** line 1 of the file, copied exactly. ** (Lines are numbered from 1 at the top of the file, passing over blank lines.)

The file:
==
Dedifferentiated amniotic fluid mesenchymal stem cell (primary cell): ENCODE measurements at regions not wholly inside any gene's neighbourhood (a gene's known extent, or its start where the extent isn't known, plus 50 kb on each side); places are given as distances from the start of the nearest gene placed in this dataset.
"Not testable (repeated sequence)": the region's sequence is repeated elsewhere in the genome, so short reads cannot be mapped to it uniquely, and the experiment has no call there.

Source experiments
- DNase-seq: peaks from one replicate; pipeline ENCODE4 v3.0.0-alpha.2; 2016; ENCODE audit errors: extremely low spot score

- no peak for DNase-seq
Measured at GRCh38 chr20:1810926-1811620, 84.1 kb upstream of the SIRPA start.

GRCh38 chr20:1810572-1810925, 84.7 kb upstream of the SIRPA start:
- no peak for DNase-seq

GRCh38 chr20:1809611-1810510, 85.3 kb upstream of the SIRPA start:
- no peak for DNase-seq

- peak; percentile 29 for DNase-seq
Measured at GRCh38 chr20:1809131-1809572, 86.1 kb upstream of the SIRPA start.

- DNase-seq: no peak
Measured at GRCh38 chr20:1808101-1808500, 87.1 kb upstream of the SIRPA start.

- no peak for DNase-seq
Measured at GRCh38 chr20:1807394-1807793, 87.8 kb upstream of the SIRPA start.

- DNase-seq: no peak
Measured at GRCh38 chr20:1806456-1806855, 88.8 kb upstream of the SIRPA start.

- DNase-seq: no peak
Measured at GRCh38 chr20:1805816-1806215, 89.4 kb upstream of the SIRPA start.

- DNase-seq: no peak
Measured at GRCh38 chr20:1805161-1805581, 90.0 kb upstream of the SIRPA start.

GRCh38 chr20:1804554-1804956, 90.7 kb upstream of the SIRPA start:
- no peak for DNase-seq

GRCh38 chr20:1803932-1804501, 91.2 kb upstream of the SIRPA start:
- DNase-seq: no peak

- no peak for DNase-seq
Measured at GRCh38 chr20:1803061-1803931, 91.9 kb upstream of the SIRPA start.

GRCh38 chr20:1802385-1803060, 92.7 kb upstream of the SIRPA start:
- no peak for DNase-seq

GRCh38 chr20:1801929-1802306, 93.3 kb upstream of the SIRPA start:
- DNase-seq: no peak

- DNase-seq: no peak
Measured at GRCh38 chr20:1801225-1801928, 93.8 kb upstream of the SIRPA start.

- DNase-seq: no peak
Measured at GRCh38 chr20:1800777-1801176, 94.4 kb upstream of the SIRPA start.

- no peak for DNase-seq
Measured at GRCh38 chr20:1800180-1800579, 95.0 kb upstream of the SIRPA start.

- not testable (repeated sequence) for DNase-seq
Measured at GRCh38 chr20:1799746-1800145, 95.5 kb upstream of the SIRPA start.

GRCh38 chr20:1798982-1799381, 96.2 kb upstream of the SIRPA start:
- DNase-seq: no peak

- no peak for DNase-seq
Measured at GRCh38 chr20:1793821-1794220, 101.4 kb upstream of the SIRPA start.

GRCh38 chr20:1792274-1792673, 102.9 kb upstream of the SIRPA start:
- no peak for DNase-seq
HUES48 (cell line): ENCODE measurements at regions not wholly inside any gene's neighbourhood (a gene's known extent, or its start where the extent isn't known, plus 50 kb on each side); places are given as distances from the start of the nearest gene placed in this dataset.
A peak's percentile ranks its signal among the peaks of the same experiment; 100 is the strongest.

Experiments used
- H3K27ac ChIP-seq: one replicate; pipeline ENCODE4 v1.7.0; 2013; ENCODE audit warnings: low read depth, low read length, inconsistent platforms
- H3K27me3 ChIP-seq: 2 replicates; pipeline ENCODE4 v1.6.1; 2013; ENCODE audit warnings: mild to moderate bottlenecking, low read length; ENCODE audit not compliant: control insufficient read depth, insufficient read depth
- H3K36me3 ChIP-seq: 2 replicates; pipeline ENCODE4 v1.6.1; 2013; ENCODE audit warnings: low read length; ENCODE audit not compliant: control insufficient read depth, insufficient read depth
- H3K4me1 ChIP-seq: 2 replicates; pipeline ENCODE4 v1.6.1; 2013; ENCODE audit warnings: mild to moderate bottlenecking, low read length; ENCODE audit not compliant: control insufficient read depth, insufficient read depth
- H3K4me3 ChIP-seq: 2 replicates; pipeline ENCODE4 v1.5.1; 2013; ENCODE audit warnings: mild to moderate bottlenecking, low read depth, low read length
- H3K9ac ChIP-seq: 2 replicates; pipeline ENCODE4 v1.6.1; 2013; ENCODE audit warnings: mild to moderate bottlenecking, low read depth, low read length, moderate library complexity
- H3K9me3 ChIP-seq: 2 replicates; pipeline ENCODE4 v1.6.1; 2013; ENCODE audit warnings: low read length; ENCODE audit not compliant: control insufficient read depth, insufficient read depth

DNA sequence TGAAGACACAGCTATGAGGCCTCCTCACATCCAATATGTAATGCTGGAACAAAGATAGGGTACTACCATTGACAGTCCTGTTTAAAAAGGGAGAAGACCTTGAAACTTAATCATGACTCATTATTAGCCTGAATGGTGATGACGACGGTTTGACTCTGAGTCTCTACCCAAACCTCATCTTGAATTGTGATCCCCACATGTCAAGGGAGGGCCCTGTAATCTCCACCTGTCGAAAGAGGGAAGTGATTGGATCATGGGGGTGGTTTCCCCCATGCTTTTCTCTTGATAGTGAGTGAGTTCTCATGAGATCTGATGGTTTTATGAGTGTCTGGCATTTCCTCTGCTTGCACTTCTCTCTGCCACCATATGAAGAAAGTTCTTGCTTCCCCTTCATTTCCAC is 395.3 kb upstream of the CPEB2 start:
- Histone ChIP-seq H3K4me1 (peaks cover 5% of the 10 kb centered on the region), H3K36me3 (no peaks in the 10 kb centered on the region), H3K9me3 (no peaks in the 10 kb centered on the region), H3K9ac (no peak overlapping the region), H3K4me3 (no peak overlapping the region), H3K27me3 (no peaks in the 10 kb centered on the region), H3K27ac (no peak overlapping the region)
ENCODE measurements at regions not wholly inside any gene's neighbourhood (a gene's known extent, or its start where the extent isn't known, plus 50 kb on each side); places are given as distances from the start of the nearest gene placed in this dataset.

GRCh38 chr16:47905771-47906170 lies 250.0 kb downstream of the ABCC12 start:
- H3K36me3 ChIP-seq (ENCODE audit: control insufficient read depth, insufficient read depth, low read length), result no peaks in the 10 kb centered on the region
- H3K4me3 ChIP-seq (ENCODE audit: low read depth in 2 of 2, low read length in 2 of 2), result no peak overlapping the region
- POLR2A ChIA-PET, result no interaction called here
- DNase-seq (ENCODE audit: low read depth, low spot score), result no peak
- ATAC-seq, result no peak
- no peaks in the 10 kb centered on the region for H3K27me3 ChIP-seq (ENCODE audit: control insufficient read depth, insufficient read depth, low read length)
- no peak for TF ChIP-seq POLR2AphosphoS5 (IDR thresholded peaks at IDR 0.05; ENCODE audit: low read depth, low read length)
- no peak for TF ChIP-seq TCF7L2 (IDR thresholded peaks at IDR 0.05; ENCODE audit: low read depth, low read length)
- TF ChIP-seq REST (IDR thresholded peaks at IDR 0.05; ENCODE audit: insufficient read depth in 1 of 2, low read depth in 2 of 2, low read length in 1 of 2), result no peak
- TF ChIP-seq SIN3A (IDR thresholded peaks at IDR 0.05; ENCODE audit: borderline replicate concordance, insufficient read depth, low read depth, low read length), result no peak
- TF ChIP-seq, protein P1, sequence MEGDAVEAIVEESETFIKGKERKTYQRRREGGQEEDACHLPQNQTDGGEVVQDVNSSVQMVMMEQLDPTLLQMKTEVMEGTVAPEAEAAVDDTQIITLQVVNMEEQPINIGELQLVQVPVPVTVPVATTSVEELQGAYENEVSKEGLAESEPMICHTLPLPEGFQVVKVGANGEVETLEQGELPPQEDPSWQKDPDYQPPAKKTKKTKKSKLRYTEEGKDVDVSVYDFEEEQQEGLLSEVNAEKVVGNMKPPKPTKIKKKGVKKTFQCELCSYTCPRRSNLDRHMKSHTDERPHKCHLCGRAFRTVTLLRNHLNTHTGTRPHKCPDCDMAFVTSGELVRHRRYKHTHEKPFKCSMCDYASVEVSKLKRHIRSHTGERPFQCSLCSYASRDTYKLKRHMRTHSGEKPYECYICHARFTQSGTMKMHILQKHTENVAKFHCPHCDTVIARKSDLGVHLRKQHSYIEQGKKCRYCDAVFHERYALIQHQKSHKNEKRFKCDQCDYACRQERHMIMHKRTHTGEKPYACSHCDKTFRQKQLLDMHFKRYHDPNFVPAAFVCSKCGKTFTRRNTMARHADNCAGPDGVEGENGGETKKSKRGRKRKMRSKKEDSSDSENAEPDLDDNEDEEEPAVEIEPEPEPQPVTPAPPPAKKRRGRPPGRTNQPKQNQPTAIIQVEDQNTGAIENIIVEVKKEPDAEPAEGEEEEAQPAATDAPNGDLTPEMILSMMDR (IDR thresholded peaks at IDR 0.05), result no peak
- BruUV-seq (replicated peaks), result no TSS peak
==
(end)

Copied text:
Dedifferentiated amniotic fluid mesenchymal stem cell (primary cell): ENCODE measurements at regions not wholly inside any gene's neighbourhood (a gene's known extent, or its start where the extent isn't known, plus 50 kb on each side); places are given as distances from the start of the nearest gene placed in this dataset.